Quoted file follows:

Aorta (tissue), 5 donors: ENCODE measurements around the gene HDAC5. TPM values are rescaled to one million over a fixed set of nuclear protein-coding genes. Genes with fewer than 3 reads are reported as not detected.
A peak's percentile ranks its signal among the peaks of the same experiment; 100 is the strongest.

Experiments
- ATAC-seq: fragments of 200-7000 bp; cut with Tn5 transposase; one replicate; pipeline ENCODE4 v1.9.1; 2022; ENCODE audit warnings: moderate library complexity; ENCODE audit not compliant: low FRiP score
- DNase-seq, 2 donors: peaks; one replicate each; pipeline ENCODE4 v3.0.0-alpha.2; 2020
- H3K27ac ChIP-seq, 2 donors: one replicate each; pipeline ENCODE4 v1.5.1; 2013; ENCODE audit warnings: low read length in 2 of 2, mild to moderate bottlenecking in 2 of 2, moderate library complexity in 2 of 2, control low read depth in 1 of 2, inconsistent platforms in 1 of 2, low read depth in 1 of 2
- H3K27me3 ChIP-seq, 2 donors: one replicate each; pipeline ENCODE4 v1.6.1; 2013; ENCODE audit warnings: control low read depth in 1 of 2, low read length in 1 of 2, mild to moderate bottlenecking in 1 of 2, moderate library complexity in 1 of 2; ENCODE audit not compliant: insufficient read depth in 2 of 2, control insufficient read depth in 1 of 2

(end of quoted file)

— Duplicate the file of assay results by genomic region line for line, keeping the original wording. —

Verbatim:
Aorta (tissue), 5 donors: ENCODE measurements around the gene HDAC5. TPM values are rescaled to one million over a fixed set of nuclear protein-coding genes. Genes with fewer than 3 reads are reported as not detected.
A peak's percentile ranks its signal among the peaks of the same experiment; 100 is the strongest.

Experiments
- ATAC-seq: fragments of 200-7000 bp; cut with Tn5 transposase; one replicate; pipeline ENCODE4 v1.9.1; 2022; ENCODE audit warnings: moderate library complexity; ENCODE audit not compliant: low FRiP score
- DNase-seq, 2 donors: peaks; one replicate each; pipeline ENCODE4 v3.0.0-alpha.2; 2020
- H3K27ac ChIP-seq, 2 donors: one replicate each; pipeline ENCODE4 v1.5.1; 2013; ENCODE audit warnings: low read length in 2 of 2, mild to moderate bottlenecking in 2 of 2, moderate library complexity in 2 of 2, control low read depth in 1 of 2, inconsistent platforms in 1 of 2, low read depth in 1 of 2
- H3K27me3 ChIP-seq, 2 donors: one replicate each; pipeline ENCODE4 v1.6.1; 2013; ENCODE audit warnings: control low read depth in 1 of 2, low read length in 1 of 2, mild to moderate bottlenecking in 1 of 2, moderate library complexity in 1 of 2; ENCODE audit not compliant: insufficient read depth in 2 of 2, control insufficient read depth in 1 of 2